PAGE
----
Pakistan was under global pressure

U.S. called for swift action; China issued two statements condemning the terror strike.

January 14, 2016 03:22 am | Updated December 04, 2021 11:00 pm IST - New Delhi:

Pakistan Prime Minister Nawaz Sharif and Army chief Raheel Sharif arrive for the high-level meeting to discuss the arrests. Photo: Special Arrangement

Pakistan Prime Minister Nawaz Sharif and Army chief Raheel Sharif arrive for the high-level meeting to discuss the arrests. Photo: Special Arrangement

The action by Pakistan, promised by Prime Minister Nawaz Sharif in a telephonic conversation with his Indian counterpart Narendra Modi last week, had been expected for some days, especially after pressure from several sides.

The Indian government had made it clear that there would be “no talks without action” from Pakistan on the basis of evidence and leads handed over by India about the Pathankot attackers who killed 7 Indian soldiers.

In a telephone call on Saturday, U.S. Secretary of State John Kerry repeated the tough message, calling for swift action, to which Mr. Sharif had replied “the world will see our effectiveness and sincerity” in fighting terror. In two separate statements, China too had condemned the attack, saying it “shared the pain and anger of the people of India.”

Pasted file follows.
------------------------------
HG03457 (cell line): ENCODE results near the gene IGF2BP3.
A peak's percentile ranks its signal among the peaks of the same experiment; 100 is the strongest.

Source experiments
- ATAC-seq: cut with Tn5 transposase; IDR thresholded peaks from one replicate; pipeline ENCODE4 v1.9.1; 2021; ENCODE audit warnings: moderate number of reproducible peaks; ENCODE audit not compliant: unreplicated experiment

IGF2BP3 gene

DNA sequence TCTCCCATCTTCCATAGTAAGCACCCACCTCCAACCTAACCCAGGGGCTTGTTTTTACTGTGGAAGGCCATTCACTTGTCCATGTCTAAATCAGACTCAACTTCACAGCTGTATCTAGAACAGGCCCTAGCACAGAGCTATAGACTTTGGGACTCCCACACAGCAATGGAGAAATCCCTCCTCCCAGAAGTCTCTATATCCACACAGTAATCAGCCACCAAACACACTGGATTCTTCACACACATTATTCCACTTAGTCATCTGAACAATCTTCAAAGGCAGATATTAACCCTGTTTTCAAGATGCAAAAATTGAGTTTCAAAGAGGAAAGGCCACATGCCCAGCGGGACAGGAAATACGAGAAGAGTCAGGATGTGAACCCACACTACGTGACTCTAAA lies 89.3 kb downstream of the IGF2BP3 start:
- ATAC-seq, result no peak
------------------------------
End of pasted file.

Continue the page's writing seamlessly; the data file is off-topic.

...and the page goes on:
In the meanwhile the Ministry of External Affairs kept up the pressure by refusing to confirm or cancel the Foreign Secretary-level talks which had been informally agreed to for January 15. Until just a day before the arrests in Pakistan, officials had said they had seen “little evidence of any action on the ground”, calling news reports about Pakistani officials moving in the case as “trial balloons.”

Also read: >Pakistan detains Jaish founder Masood Azhar for questioning

Security experts also warned against reading too much into the action against Jaish-e-Mohammad, the group that was set up by Masood Azhar after he was released at Kandahar by the Indian government in 1999 in exchange for hostages on board IC-814.

India has demanded action against Azhar for the 2001 Parliament attack and the deadly bombing of the Jammu and Kashmir Assembly building in Srinagar a few months before that, as well as several terror attacks since then.

The Pakistan government, that has never explained how Azhar appeared in Pakistan shortly after his release, and has not curbed any of his recent public statements vowing violence on India, only acted against the JeM in 2003, when it banned the outfit for attempting to assassinate former President Gen. Musharraf. Azhar was put under house arrest at the time, but released subsequently.

> Click here for the full text of Pakistan's press statement on the arrest of the JeM members.

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